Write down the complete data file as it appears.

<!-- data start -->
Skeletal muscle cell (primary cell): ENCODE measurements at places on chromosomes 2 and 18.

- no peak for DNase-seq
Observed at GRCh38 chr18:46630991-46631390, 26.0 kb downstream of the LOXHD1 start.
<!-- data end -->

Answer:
Skeletal muscle cell (primary cell): ENCODE measurements at places on chromosomes 2 and 18.

- no peak for DNase-seq
Observed at GRCh38 chr18:46630991-46631390, 26.0 kb downstream of the LOXHD1 start.